The insides of the comic were pretty too, and the series’ strength so far is definitely the glowing colors, strong lines, and detailed settings of the artwork. The Black Feather Falls is a 1920s murder mystery, set mostly in London and starring American Tina Swift. She’s a shop girl, trying to create a life for herself beyond the reaches of her family and a past that haunts her. One morning she witnesses the murder of a homeless war veteran on the street outside her shop. After seeing how little the police care about solving the murder, she takes it upon herself to get to the bottom of it.
She seeks out a newspaper editor whom she vaguely knows, but discovers that he has disappeared without a trace. His secretary, Ms. McInteer (a proud Scottish spinster), is persuaded that something is afoot, and joins Tina in investigating the death of the vet and the disappearance of her boss, which seem to be connected. The ladies continue to team up in Books Two and Three of the series, and their adventures take them from a remote Scottish island to the London docks and the lair of a famous crook.
The plot could be tighter, but via the artwork 1920s London comes to vibrant life, and so far I’m finding the series to be quite fun. There’s good commentary on the dismal way that the non-officer vets of WWI were treated, too.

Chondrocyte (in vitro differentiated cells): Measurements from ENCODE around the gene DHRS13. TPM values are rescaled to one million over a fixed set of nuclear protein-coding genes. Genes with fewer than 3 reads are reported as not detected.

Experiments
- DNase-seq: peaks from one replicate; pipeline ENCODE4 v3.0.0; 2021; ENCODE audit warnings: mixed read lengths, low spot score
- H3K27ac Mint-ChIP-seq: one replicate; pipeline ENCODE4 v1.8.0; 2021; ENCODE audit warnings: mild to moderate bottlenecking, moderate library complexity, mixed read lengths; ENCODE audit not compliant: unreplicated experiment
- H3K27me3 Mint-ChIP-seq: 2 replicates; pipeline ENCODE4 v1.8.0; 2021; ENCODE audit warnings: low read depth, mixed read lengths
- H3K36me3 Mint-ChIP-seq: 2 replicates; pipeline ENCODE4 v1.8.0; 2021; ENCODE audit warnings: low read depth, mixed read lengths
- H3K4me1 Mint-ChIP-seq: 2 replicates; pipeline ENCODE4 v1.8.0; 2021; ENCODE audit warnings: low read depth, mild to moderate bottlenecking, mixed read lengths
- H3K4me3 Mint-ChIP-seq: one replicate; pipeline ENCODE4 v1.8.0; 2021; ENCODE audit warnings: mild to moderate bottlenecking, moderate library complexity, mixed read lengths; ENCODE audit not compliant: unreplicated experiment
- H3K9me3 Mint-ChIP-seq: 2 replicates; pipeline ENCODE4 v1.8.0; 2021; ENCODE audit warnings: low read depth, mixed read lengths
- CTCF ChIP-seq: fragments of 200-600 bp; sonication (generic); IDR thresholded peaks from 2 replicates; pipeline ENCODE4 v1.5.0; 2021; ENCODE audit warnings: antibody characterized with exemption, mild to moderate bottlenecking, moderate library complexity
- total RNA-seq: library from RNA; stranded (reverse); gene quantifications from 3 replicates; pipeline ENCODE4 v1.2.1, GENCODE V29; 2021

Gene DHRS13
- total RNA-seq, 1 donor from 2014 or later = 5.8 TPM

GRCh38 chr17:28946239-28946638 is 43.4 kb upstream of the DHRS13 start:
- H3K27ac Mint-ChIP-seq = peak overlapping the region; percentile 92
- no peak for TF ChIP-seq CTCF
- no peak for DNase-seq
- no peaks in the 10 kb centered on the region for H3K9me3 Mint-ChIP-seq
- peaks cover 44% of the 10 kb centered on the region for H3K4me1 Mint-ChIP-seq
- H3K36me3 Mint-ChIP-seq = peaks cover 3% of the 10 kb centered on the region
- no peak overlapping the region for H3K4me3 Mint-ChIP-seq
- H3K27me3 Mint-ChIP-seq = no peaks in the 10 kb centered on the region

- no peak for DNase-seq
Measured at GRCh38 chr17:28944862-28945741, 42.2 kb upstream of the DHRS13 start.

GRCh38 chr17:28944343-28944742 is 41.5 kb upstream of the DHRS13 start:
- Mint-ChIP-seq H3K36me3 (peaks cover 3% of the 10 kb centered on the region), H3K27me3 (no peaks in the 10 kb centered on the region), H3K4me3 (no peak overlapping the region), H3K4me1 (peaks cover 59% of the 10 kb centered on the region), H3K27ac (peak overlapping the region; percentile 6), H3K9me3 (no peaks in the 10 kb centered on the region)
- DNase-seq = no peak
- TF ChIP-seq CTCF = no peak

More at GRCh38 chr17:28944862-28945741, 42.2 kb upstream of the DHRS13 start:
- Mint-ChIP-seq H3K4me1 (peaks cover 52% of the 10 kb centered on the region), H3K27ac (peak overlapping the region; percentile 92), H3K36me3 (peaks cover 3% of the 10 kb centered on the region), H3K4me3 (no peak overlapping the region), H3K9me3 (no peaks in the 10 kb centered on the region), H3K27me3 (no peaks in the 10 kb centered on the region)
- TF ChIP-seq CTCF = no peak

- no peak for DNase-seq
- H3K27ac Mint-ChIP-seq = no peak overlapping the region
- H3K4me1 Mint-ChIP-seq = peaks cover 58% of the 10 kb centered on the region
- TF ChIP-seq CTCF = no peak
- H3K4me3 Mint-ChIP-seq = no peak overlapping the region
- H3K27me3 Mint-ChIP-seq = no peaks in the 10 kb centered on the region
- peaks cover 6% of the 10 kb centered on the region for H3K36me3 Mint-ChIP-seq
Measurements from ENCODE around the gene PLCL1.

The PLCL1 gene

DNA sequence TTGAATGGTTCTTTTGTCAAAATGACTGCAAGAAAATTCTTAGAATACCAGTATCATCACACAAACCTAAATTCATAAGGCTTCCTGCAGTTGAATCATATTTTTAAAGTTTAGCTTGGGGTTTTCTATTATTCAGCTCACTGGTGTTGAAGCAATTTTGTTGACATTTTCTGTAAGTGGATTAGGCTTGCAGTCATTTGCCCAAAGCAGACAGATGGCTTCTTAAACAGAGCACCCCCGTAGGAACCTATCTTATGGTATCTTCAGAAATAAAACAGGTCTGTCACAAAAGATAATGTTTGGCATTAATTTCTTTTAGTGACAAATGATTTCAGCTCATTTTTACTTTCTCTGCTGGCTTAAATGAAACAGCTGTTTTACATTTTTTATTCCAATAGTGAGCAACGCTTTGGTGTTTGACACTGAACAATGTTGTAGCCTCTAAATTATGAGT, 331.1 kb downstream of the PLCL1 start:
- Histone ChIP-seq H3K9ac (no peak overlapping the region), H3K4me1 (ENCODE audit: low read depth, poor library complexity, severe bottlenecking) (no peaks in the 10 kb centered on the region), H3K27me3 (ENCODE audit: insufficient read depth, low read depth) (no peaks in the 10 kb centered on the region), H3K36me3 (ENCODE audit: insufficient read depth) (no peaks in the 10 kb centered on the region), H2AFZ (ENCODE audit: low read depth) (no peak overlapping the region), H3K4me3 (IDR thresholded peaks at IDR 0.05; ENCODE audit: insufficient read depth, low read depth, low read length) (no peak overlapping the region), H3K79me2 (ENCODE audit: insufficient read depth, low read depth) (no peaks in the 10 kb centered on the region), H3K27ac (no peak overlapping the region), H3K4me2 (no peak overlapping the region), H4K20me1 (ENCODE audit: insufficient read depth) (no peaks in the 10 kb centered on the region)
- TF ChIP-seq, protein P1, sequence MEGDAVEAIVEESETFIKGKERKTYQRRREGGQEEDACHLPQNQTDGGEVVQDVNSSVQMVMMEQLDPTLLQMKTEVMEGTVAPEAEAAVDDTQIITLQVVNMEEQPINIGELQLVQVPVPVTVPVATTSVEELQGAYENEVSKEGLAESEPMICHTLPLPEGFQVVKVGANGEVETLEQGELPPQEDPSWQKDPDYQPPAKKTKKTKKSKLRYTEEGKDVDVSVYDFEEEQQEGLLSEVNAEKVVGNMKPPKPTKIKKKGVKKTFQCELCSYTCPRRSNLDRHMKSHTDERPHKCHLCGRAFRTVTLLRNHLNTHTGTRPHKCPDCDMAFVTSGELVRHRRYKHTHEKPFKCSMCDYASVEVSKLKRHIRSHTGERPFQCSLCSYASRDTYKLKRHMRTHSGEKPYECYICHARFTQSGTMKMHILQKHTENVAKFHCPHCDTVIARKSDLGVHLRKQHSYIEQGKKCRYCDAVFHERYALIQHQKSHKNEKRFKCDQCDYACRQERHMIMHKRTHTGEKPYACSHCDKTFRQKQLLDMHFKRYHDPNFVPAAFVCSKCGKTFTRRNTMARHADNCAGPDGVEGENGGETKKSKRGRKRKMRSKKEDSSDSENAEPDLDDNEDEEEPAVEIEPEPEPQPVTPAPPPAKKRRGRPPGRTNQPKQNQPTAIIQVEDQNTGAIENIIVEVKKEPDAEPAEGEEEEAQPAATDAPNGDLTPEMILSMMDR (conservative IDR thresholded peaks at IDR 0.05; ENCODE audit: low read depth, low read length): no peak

I just figured out that the series is available as a web comic at act-i-vate, so I’ll be catching up on Book Four there, as well as checking out the other comics that are being published on that site. Good discovery!
After reading Above the Dreamless Dead: World War I in Poetry and Comics I made a list of all the artists who contributed and added a selection of their work to my TBR list. Almost immediately, but by accident, I found Luke Pearson‘s debut comic Hildafolk at Copacetic Comics. This store has piles and piles of independent and small press comics, and I find such randomly awesome stuff there that I rarely go in with a mission. It’s better to just let the comic I want find me. Hildafolk was buried at the back of a stack of other similarly sized/shaped comics, but the cool geometric borders caught my eye and then Hilda’s face caught my heart.
How could I not take that sweet, blue-haired gal home? Hilda lives in a slightly magical Scandinavian valley with her mother, a little antlered fox-like creature, and the mysterious Wood Man who drifts into their cabin on a regular basis. She goes hiking and draws and investigates troll rocks. She’s delightful, and I think we’re going to be fast friends. Thank goodness there are plenty more books about her!
I thoroughly enjoyed the artwork. The windy meadows and snowy woods are fanciful but familiar, and the balance of mythic and no nonsense adventuring is perfect. I loved when Hilda went camping in the rain on purpose, and the random encounter with a giant (who was lost – those frames make brilliant use of the comic book format!)
I’m excited to read the longer Hilda stories, and whatever else Luke Pearson chooses to scribble and doodle about.